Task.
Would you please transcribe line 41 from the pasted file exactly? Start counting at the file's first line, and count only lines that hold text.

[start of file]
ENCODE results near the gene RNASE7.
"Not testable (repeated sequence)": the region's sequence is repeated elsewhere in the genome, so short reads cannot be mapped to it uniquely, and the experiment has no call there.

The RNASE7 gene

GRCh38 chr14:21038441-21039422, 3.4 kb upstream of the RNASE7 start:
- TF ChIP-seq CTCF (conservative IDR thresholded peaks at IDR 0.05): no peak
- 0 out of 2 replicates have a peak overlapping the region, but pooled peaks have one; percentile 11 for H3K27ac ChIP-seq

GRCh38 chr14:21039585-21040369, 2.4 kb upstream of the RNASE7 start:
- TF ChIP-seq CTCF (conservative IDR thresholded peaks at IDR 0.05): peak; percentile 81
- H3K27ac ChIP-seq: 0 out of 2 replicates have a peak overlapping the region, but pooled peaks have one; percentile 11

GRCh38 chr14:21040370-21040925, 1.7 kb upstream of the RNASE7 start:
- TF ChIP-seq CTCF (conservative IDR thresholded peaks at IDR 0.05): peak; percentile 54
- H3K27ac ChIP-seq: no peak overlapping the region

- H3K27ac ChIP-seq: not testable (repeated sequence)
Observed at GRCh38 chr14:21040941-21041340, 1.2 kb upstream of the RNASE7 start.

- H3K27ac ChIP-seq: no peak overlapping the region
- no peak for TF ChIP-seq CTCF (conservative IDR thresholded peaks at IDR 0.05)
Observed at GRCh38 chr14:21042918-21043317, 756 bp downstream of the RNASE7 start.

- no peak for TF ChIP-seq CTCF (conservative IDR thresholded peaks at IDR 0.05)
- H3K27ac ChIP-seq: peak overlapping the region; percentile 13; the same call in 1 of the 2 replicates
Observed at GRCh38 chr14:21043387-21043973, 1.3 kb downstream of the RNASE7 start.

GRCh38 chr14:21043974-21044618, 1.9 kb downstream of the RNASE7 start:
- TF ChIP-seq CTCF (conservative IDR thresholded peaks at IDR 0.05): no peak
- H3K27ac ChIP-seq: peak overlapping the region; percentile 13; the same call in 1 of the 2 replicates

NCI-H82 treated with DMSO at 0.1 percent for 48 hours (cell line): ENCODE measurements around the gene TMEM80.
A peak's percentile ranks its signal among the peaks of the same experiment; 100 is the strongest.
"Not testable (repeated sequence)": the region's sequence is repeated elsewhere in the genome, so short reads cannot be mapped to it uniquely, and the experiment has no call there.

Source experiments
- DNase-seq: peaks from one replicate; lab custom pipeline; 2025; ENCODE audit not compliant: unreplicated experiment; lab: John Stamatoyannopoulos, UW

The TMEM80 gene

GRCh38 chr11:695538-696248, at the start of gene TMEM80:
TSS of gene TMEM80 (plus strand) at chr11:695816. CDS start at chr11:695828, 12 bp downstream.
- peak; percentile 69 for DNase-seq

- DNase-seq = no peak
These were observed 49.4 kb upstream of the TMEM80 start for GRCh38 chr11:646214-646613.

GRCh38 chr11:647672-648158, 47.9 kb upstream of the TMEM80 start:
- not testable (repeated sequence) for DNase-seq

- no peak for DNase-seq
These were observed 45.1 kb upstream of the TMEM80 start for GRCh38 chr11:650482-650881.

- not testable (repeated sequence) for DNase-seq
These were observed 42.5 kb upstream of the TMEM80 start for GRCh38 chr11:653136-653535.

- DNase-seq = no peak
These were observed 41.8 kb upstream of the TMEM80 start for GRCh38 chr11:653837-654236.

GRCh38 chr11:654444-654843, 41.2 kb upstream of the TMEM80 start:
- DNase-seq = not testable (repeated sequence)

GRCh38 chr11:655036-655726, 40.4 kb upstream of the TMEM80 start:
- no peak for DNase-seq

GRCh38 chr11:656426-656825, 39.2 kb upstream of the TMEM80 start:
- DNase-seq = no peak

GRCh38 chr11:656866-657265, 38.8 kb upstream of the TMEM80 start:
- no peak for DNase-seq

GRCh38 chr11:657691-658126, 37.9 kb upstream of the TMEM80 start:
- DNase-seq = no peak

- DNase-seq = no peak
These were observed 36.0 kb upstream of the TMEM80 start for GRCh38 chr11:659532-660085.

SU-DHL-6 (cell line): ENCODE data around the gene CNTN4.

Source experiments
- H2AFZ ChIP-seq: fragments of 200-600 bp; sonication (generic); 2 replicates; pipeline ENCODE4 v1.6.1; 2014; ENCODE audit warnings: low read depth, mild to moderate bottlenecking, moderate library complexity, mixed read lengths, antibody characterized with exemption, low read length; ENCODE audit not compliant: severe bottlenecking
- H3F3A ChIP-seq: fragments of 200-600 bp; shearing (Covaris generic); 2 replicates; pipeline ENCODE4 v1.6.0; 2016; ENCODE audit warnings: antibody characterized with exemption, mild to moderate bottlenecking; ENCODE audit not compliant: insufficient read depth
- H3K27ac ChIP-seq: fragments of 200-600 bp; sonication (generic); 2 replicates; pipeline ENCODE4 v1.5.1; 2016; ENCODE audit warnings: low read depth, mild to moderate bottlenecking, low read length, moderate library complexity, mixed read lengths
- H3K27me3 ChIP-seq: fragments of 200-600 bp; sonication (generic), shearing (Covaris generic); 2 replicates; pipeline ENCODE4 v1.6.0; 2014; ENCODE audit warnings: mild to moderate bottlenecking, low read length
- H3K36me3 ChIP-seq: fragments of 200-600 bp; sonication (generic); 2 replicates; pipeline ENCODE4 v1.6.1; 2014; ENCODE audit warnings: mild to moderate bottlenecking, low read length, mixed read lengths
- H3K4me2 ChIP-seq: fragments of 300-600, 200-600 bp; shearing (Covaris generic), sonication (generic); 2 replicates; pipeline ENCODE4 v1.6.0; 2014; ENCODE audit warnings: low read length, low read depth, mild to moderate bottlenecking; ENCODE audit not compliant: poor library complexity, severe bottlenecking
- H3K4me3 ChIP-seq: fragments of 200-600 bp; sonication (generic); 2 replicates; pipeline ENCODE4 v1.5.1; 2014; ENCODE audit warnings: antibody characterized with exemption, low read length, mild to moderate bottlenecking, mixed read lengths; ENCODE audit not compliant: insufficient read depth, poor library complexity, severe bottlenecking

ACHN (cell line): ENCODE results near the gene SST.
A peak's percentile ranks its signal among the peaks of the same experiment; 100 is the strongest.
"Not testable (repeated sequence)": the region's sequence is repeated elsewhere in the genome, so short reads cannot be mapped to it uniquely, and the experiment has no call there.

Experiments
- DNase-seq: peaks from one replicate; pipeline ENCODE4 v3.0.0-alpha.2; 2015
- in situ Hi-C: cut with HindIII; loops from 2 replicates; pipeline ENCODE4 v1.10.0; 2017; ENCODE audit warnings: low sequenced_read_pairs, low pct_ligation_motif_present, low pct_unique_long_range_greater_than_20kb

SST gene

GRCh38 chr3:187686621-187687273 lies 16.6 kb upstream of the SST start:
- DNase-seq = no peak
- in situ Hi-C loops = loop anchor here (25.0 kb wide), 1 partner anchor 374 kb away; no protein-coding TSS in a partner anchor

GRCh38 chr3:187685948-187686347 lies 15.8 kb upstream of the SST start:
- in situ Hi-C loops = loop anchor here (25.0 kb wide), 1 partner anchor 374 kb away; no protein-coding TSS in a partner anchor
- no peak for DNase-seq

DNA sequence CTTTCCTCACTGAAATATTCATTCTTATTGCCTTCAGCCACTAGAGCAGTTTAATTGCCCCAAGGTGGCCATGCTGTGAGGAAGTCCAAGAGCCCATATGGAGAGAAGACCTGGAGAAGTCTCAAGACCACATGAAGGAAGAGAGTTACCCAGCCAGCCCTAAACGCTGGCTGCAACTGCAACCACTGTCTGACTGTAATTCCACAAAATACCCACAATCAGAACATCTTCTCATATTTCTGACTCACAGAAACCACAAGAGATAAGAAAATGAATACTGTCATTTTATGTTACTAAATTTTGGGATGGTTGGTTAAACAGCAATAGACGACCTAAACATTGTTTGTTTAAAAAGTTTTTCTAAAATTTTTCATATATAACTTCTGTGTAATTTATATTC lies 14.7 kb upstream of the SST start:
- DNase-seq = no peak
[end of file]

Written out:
- DNase-seq = no peak